The party post battle all make their poses. Luneth's job level increases here.
The game has an adorable art style that absolutely betrays how much it is unafraid to smack you down into the dirt if you mess something up.

This is all retained in the DS remake by the way. The remake is so old school that it even uses the series’ original magic system. Instead of having a pool of magic points and having more spells use more of said points, you instead buy spells and can only use them a limited number of times. If you run out, you need to go back to whatever town sells the spells you want. It means that you really need to plan your trips into dungeons. You need to properly prepare for them or suffer the consequences of having no healing options in the middle of a really long run.

Whether or not this is a good thing is entirely dependent on the player. There’s definitely a nice little niche in the JRPG market for old school, exceptionally difficult games that punish the careless. For many though, the genre may have made too many leaps and bounds for all of this to feel anything other than dated. It all just depends on an individual’s capacity for punishment. To me, this game is the blue print—the trial run if you will—of what they would achieve a few games later into the series, where they improve upon every idea present in this game.

That’s not to say it’s a bad game, just that it’s not for everyone, particularly since it’s a part of an RPG series that is known for being fairly user friendly. But it’s worth a look for people who want to experience the evolution of the franchise, or those that really enjoy punishing difficulty. Like II, it’s almost shocking how many early ideas are present that would also be improved upon. In addition to the job system, there’s a twist about a third or so into the game that, while not as drastic as later games, significantly expands the game’s scope in a way that was rather innovative for the time. You can even get multiple air ships that serve different functions, which is a nice touch.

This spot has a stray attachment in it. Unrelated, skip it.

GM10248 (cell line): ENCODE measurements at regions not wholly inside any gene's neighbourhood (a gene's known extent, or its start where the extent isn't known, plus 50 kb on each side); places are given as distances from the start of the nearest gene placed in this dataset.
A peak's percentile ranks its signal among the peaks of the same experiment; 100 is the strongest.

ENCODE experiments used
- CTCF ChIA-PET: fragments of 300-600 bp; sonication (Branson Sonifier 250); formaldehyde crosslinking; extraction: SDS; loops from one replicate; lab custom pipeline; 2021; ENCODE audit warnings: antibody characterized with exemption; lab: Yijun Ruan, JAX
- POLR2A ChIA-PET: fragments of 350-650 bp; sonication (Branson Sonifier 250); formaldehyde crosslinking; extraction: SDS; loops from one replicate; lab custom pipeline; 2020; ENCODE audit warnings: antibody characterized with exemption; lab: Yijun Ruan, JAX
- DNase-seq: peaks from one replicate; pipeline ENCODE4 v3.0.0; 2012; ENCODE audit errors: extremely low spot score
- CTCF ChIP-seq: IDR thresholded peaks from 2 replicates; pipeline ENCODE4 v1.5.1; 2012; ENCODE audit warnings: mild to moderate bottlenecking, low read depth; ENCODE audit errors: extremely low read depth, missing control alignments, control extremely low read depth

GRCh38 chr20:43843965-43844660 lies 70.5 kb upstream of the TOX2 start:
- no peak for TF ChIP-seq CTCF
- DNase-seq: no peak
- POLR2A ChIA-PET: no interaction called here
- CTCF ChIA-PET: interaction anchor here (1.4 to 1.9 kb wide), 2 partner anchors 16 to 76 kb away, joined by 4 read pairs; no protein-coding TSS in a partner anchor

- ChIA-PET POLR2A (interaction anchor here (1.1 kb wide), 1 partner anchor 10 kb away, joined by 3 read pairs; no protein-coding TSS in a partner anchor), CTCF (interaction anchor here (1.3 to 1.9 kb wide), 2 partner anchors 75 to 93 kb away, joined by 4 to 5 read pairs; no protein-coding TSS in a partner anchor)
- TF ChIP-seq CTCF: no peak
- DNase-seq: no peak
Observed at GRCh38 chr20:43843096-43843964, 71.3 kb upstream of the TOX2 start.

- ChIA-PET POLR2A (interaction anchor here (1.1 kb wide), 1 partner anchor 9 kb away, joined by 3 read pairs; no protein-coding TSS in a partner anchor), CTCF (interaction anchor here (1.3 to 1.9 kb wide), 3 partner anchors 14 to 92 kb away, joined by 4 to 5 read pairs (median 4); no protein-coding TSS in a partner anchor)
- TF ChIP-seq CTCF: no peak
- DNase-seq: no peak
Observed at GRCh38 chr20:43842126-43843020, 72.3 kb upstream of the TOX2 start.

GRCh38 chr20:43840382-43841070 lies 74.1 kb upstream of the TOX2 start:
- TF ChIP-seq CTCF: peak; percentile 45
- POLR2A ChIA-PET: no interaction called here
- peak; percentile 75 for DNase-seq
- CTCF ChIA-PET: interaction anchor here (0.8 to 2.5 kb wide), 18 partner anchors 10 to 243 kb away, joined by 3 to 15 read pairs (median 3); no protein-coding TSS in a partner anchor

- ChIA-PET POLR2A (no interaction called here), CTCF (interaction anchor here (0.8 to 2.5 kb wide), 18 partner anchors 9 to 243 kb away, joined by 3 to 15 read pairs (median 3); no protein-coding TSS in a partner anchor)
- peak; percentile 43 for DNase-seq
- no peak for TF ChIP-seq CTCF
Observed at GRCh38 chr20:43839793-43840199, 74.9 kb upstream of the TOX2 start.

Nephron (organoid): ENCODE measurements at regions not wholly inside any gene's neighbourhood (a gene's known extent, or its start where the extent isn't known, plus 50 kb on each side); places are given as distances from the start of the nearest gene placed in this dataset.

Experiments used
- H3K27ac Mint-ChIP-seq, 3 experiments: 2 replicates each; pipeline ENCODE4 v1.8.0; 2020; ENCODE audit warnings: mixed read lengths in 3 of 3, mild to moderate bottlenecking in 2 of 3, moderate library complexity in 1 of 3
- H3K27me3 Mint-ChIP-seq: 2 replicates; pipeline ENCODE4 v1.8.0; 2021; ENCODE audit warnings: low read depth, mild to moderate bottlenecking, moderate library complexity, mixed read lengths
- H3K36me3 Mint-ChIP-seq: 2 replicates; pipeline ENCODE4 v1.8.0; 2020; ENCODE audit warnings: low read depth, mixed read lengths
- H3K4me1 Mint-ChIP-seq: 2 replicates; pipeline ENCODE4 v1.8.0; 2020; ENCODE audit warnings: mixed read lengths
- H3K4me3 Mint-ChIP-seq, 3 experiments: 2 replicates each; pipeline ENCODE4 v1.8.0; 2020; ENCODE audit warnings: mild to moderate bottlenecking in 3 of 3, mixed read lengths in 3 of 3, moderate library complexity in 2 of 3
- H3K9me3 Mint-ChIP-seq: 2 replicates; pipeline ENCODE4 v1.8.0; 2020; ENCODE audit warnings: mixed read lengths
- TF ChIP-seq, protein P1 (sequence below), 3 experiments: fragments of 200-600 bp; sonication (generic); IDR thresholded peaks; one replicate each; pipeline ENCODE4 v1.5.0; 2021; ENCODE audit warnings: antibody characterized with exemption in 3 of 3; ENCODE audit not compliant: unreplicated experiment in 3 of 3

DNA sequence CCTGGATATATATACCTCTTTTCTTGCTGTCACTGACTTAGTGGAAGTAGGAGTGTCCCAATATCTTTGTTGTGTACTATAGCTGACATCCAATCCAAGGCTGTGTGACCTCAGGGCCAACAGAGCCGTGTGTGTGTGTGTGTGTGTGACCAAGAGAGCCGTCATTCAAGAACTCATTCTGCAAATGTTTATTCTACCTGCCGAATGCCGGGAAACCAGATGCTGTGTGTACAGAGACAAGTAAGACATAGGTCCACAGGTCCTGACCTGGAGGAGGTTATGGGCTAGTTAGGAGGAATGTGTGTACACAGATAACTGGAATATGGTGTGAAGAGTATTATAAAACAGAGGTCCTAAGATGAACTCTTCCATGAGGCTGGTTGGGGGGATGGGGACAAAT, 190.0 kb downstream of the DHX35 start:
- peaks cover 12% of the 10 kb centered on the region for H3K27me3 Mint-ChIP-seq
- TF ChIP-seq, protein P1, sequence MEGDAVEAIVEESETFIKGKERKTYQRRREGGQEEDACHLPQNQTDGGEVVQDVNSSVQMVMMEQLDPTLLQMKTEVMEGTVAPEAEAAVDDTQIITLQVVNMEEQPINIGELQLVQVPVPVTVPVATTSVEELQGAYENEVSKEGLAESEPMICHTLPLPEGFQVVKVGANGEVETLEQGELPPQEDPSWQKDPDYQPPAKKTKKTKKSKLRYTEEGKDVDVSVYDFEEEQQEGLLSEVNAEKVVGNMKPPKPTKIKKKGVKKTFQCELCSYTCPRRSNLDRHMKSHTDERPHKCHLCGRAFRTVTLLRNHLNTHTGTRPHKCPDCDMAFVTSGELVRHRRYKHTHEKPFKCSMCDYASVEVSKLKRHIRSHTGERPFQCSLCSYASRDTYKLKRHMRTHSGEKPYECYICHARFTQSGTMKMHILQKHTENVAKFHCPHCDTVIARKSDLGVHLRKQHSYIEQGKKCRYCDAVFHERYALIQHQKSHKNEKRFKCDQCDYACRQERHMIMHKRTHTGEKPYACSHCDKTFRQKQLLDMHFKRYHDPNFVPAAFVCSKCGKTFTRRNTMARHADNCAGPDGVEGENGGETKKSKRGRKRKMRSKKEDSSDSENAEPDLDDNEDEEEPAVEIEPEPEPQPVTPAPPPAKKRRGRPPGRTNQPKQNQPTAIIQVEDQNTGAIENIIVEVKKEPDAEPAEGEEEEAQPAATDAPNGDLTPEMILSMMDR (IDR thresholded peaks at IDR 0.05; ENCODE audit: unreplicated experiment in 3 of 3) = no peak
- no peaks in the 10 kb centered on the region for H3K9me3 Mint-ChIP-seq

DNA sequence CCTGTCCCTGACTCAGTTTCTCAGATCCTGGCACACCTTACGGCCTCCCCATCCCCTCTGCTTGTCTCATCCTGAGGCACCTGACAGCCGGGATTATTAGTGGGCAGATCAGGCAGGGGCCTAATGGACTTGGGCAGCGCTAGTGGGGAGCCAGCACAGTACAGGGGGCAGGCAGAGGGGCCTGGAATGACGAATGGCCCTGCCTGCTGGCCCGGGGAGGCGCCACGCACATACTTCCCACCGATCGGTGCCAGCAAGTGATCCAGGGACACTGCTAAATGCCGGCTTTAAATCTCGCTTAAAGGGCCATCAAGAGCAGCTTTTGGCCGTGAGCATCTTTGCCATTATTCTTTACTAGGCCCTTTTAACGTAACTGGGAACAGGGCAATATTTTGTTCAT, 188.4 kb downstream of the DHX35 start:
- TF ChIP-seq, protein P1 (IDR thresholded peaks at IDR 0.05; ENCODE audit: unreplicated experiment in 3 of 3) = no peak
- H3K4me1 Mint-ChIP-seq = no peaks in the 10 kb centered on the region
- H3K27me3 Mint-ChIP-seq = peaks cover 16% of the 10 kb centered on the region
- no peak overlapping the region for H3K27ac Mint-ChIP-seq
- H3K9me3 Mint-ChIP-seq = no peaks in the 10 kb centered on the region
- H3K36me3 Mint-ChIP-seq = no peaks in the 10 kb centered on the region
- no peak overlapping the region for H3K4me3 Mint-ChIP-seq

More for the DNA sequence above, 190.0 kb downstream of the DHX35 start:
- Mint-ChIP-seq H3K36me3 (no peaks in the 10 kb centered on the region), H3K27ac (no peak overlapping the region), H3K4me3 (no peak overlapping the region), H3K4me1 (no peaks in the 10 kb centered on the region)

Like many games of the time, it’s absolutely a product of its era, with all that implies. It certainly has its fans (a friend of mine constantly brings up how she had a Geomancer that somehow managed to steam roll enemies into oblivion), and was an important stepping stone for Square in developing the ideas the creative team had. To me, its execution is flawed, and as such the game is more to be admired and studied than enjoyed like other RPGs, and the fact that the job system is both flexible and extremely limiting inhibits my enjoyment of the game quite a bit (seriously, once you unlock the Ninja class, there’s very little reason to even entertain the notion of using another melee based class for your fighters). But without it, we likely wouldn’t have gotten the awesome title that was the fifth entry, and the series wouldn’t be the same. Whether it was worth finally bringing over to the West is up for debate, but it served as the prototype for one of Square’s most underrated games in the series, and that’s something to be celebrated.

Written by Collin Henderson

Collin enjoys gaming, reading, and writing. He would love to tell you all about his two books, the crime thriller Lemon Sting, and the short horror story collection Silence Under Screams, but only if you find yourself unfortunate enough to be in a conversation with him. He lives in Massachusetts.